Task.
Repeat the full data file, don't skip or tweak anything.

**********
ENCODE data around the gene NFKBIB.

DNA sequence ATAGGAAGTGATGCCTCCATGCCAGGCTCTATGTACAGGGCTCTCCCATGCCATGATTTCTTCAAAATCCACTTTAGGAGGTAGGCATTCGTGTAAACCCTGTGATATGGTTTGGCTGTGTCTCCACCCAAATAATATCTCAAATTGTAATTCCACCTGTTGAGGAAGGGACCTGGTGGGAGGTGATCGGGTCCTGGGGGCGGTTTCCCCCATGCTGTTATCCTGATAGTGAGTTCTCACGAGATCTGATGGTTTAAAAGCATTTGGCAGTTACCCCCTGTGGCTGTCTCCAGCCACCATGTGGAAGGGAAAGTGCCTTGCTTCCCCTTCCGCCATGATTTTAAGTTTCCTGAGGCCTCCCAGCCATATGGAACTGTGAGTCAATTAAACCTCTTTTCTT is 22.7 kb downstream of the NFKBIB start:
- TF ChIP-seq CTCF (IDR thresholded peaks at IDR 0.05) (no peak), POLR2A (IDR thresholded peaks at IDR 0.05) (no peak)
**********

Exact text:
ENCODE data around the gene NFKBIB.

DNA sequence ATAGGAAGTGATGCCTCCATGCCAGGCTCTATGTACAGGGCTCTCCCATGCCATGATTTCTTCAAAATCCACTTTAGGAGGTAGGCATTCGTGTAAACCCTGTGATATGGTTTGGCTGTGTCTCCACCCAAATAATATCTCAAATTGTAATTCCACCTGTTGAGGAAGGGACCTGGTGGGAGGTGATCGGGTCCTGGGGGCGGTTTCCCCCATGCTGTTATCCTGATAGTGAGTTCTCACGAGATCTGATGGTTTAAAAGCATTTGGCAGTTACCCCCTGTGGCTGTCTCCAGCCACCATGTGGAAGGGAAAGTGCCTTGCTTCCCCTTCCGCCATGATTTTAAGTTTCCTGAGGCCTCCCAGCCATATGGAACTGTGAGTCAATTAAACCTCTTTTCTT is 22.7 kb downstream of the NFKBIB start:
- TF ChIP-seq CTCF (IDR thresholded peaks at IDR 0.05) (no peak), POLR2A (IDR thresholded peaks at IDR 0.05) (no peak)